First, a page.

India, is the second-largest market in the world, a critical economic multiplier that cuts across all sections of the society, and amongst the most competitive and challenging businesses in the economy. For the businesses, it entails massive infrastructure comprising of towers across the wide landscape and brutal competition to acquire millions of subscribers. These factors are further aggravated by low average revenue per user, government’s indifference to policy certainty and judiciary’s poor approach in dealing with related matters in a hyper way.
The government facilitated the participation of private companies in the telecom sector with National Telecom Policy (NTP) 1994, and post NTP 1999, it grew exponentially. To give an overview, just ten years ago, India’s telecom space was crowded with about 11-12 players jockeying for dominance including the regional players. Ten years later only a handful are left. This diminution is a result of reasons such as market consolidation, mergers and bankruptcy, each catalyzed by different forces. One such force was the 2G case in the earlier part of the decade. The other one being the dispute about Adjusted Gross Revenue or as it is famously known as the AGR case, which dragged on for almost two decades.
The first blow
In the 2G case, the CAG estimated a presumptive revenue loss of ₹1.76 lakh crore to the exchequer and alleged wrongdoing in the allocation of 122 telecom licences in 2008 at prices that had been discovered in 2001. The case reached the Supreme Court and in February 2012, the apex court cancelled all the 122 licences that were issued by the Department of Telecommunications. DoT actualised a policy that was innately discriminatory and unilaterally extended the advantage to a select few. Similarly, the SC also did little to understand the economic ramifications of its judgment on the sector including the operators, vendors, investments, banks, consumers and the economy as a whole. Rather than cancelling the licences and upsetting the economy, the licensees could have been asked to pay a sizeable penalty to the exchequer, without which they could not operate. This would have compensated the government for the loss of revenue due to malevolent grant of licences, without upsetting the apple cart.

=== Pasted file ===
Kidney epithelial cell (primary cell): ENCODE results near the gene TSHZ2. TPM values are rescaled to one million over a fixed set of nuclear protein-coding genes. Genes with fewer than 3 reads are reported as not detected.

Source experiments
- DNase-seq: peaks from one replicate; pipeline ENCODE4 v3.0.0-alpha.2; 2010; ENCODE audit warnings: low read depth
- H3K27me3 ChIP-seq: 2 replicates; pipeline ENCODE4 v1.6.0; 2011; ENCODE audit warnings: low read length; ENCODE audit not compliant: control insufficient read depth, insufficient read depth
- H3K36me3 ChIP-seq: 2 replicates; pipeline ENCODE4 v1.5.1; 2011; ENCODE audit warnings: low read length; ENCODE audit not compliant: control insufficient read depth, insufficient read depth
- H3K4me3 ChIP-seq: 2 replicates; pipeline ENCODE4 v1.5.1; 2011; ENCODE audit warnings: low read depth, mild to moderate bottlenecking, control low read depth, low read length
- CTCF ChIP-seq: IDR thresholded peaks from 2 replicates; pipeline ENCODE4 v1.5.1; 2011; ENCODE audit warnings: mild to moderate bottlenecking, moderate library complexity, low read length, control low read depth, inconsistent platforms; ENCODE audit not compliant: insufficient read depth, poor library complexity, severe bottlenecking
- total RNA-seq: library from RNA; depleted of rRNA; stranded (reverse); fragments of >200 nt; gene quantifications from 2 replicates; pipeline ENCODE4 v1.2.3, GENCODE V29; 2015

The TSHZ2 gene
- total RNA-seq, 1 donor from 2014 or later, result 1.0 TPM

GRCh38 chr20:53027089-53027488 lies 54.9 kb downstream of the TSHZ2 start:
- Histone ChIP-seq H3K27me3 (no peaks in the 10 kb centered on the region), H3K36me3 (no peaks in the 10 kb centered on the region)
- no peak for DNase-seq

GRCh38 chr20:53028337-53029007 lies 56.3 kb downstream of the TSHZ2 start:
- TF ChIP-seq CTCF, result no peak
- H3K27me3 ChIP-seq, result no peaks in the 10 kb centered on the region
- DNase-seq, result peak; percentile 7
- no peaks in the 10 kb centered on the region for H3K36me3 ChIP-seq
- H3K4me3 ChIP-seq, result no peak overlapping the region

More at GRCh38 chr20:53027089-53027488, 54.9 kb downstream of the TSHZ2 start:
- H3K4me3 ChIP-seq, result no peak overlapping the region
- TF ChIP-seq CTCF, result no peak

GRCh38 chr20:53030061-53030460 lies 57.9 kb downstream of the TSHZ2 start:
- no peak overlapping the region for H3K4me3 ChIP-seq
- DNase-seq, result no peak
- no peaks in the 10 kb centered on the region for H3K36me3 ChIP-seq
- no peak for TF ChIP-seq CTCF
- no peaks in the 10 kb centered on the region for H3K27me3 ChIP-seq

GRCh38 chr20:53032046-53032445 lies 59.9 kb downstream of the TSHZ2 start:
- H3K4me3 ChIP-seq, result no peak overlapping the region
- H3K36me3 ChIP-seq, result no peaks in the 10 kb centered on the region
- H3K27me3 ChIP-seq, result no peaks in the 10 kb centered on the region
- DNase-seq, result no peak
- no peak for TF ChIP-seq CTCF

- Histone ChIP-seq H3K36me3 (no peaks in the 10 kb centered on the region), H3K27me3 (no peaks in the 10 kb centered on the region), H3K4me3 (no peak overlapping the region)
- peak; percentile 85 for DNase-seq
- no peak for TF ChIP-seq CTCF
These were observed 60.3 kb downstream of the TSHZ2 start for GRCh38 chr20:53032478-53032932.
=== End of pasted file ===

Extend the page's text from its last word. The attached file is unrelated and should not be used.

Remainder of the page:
The final blow
The final blow to the telecom sector came from the AGR case. The telcos stressed under the high licence fee appealed to the government for relief. As a result, a revenue sharing formula was offered. However, contra to a transparent and consultative process to determining the definition of revenue, the DoT unilaterally expanded the definition of revenue to include non-telecom revenue as well. This marked the beginning of a contest in 2003. Nearly two decades went by, and in October 2019, the SC finally decided in favour of DoT. Outstanding dues from telcos were estimated at ₹1.47 lakh crore. After the SC realised that asking the telcos to pay the dues upfront may cause an operator to shut, they are allowed to pay their dues in a staggered manner over 10 years. Nevertheless, is it enough? The SC could have stepped up in remedying the disagreements over AGR that essentially came unilaterally from DoT, while also considering the economic ramifications of its own judgment.
Interestingly, the government displayed a dichotomy in its approach in both the cases. In the 2G case, the government allegedly incurred a deliberate loss in dealing with the private sector while in the AGR case, it went for maximum extraction. While the fault can be directed towards different institutions, however, the larger blame falls on the SC in failing to create a balanced remedy to avoid or lest reduce such a downfall for the telecom sector. Going forward, the country and the telecom sector cannot afford any vacillating policies by the government or unbalanced judicial intervention if it were to advance and consolidate its telecommunication capabilities, more specifically, towards the forthcoming 5G.